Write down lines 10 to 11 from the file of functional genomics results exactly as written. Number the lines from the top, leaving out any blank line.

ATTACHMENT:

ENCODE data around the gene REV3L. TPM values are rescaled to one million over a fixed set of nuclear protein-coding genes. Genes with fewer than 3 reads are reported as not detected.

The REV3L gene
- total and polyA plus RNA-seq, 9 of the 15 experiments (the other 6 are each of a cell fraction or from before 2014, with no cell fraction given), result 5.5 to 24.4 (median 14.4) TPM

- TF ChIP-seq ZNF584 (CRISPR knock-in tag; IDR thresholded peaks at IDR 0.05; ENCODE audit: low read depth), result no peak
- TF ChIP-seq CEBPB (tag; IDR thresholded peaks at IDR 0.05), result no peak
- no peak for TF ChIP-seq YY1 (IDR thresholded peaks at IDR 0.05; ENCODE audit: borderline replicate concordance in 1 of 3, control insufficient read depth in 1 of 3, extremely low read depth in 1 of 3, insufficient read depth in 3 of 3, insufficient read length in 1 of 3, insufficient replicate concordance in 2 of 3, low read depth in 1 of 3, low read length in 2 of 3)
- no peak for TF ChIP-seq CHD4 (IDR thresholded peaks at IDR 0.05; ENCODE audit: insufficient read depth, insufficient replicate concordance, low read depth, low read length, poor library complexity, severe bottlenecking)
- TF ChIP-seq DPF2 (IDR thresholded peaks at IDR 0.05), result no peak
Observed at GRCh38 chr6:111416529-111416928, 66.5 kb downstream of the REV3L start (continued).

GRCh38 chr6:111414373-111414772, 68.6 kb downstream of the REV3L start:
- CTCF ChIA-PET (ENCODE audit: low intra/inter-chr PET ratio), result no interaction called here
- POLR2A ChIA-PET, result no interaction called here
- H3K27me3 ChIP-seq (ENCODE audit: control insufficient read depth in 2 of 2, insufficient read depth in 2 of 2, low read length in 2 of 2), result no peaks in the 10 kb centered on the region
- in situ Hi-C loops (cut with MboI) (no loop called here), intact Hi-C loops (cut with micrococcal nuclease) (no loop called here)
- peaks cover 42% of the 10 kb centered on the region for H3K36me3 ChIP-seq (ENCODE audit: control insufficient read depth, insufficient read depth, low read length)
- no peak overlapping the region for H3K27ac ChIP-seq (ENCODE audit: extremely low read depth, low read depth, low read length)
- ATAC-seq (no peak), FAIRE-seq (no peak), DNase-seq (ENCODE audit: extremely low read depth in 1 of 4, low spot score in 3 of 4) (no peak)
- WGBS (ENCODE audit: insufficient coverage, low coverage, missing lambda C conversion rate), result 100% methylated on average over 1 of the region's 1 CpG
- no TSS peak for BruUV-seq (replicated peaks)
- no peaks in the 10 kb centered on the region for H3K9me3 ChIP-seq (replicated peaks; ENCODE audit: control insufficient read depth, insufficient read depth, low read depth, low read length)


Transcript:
GRCh38 chr6:111414373-111414772, 68.6 kb downstream of the REV3L start:
- CTCF ChIA-PET (ENCODE audit: low intra/inter-chr PET ratio), result no interaction called here